and in contact with which the most...

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...of myth. Until then the Greeks had been involuntarily
compelled immediately to associate all experiences with...

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...foreign
element after a terrible struggle; but must ordinarily consume itself
in a languishing and stunted condition...

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...symbolic picture passed before
us, the profoundest significance of which we almost believed we had
divined, and...

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...is the hour-hand of your
clock of existence!"

And myth has displayed this life, in order thereby...

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...hearing.
That striving for the infinite, the pinion-flapping of longing,
accompanying the highest delight in the clearly-perceived...

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...service of malignant dwarfs. Ye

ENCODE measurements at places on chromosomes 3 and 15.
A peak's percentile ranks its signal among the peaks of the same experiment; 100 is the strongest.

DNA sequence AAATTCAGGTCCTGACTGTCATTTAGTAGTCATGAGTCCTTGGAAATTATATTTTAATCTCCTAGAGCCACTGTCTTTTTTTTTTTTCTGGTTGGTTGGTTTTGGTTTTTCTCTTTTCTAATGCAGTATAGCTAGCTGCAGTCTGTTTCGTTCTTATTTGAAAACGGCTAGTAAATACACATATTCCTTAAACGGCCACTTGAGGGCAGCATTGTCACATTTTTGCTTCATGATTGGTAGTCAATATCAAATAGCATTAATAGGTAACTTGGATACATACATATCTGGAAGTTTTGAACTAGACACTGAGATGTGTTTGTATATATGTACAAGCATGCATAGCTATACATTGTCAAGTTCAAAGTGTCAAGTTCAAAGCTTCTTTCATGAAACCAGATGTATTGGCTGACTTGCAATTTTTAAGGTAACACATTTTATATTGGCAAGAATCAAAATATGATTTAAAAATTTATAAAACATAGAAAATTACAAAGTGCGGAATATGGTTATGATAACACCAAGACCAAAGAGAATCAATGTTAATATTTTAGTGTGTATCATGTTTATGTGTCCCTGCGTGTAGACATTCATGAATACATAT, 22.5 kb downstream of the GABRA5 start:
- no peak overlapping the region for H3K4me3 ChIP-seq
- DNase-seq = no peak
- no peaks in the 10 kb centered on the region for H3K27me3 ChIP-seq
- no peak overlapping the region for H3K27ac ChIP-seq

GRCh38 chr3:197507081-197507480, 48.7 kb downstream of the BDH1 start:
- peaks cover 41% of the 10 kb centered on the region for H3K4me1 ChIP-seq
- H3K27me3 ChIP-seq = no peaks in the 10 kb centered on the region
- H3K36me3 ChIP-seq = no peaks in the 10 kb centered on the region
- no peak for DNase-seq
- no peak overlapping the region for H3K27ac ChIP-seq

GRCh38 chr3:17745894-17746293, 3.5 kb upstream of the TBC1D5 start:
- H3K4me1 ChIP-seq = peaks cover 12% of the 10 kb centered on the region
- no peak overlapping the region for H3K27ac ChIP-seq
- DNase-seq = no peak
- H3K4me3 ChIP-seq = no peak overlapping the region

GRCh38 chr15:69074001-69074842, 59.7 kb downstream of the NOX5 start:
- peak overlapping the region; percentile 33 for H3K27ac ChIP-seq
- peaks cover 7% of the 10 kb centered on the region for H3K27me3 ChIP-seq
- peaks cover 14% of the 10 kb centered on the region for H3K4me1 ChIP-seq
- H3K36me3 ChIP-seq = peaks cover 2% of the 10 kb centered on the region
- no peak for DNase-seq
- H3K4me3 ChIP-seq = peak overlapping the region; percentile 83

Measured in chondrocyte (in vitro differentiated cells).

understand my allusion--as ye will also, in conclusion, understand my
hopes.



25.


Music and...

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...in this frame of
mind, however, an aged Athenian, looking up to him with the sublime
eye...

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...antithesis of 'Dionysian _versus_
Apollonian'--translated into metaphysics; history itself as the
evolution of this 'idea'; the antithesis...

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...of decadence sanctions, yea durst _sanction._
To comprehend this _courage_ is needed, and, as a condition...

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...handwriting._]



4.


"In this book speaks a prodigious hope. In fine, I see no reason
whatever for taking...